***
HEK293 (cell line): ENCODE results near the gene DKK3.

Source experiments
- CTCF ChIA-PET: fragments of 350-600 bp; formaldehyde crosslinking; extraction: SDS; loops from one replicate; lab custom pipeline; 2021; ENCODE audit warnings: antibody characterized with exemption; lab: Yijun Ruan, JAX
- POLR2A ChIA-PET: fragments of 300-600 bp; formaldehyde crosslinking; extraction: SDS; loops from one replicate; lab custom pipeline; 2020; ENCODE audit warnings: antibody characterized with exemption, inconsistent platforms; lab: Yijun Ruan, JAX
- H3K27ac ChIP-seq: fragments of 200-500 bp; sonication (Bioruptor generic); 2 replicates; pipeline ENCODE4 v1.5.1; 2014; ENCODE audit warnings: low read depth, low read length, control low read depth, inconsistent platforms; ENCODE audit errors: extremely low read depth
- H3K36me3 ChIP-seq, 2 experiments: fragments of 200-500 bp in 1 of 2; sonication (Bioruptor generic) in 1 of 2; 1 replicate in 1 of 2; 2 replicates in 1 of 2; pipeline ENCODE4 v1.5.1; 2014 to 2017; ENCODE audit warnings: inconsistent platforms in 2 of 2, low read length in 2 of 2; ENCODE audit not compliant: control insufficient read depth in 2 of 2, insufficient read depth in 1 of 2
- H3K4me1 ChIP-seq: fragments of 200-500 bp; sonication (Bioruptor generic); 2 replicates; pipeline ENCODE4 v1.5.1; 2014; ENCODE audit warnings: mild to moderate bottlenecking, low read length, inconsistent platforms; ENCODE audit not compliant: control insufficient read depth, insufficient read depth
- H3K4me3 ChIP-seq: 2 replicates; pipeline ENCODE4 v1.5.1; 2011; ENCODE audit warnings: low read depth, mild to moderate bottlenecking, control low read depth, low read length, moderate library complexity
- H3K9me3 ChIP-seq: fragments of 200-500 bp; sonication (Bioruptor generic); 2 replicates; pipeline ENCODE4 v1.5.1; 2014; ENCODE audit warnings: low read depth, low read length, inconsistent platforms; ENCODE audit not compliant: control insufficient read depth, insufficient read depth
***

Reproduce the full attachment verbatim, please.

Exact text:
HEK293 (cell line): ENCODE results near the gene DKK3.

Source experiments
- CTCF ChIA-PET: fragments of 350-600 bp; formaldehyde crosslinking; extraction: SDS; loops from one replicate; lab custom pipeline; 2021; ENCODE audit warnings: antibody characterized with exemption; lab: Yijun Ruan, JAX
- POLR2A ChIA-PET: fragments of 300-600 bp; formaldehyde crosslinking; extraction: SDS; loops from one replicate; lab custom pipeline; 2020; ENCODE audit warnings: antibody characterized with exemption, inconsistent platforms; lab: Yijun Ruan, JAX
- H3K27ac ChIP-seq: fragments of 200-500 bp; sonication (Bioruptor generic); 2 replicates; pipeline ENCODE4 v1.5.1; 2014; ENCODE audit warnings: low read depth, low read length, control low read depth, inconsistent platforms; ENCODE audit errors: extremely low read depth
- H3K36me3 ChIP-seq, 2 experiments: fragments of 200-500 bp in 1 of 2; sonication (Bioruptor generic) in 1 of 2; 1 replicate in 1 of 2; 2 replicates in 1 of 2; pipeline ENCODE4 v1.5.1; 2014 to 2017; ENCODE audit warnings: inconsistent platforms in 2 of 2, low read length in 2 of 2; ENCODE audit not compliant: control insufficient read depth in 2 of 2, insufficient read depth in 1 of 2
- H3K4me1 ChIP-seq: fragments of 200-500 bp; sonication (Bioruptor generic); 2 replicates; pipeline ENCODE4 v1.5.1; 2014; ENCODE audit warnings: mild to moderate bottlenecking, low read length, inconsistent platforms; ENCODE audit not compliant: control insufficient read depth, insufficient read depth
- H3K4me3 ChIP-seq: 2 replicates; pipeline ENCODE4 v1.5.1; 2011; ENCODE audit warnings: low read depth, mild to moderate bottlenecking, control low read depth, low read length, moderate library complexity
- H3K9me3 ChIP-seq: fragments of 200-500 bp; sonication (Bioruptor generic); 2 replicates; pipeline ENCODE4 v1.5.1; 2014; ENCODE audit warnings: low read depth, low read length, inconsistent platforms; ENCODE audit not compliant: control insufficient read depth, insufficient read depth